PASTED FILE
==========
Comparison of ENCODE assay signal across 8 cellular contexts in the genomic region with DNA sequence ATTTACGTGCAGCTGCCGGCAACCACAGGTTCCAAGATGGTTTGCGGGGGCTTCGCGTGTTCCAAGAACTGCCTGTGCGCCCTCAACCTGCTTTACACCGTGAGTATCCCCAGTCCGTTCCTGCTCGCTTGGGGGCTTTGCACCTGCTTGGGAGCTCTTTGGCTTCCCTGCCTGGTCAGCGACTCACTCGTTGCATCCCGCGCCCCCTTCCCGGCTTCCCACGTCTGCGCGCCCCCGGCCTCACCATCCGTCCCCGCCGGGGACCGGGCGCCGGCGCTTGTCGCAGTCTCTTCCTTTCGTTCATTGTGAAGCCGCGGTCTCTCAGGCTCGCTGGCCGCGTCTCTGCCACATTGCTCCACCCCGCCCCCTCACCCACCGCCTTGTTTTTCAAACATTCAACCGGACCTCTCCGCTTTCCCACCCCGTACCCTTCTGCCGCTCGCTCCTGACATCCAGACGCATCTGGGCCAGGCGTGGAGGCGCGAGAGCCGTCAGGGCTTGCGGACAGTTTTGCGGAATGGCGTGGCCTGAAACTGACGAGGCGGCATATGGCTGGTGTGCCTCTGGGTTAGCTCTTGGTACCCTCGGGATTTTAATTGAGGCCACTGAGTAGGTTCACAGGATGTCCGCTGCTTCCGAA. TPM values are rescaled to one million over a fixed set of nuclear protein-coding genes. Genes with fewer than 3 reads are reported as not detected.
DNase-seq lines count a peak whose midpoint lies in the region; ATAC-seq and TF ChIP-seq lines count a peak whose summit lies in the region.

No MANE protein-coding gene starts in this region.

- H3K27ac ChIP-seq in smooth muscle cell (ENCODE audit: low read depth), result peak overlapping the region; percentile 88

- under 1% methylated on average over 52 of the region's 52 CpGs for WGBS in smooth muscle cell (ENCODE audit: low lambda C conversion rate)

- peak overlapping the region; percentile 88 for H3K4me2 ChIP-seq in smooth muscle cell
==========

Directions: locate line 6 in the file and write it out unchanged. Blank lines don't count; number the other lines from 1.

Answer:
- peak overlapping the region; percentile 88 for H3K4me2 ChIP-seq in smooth muscle cell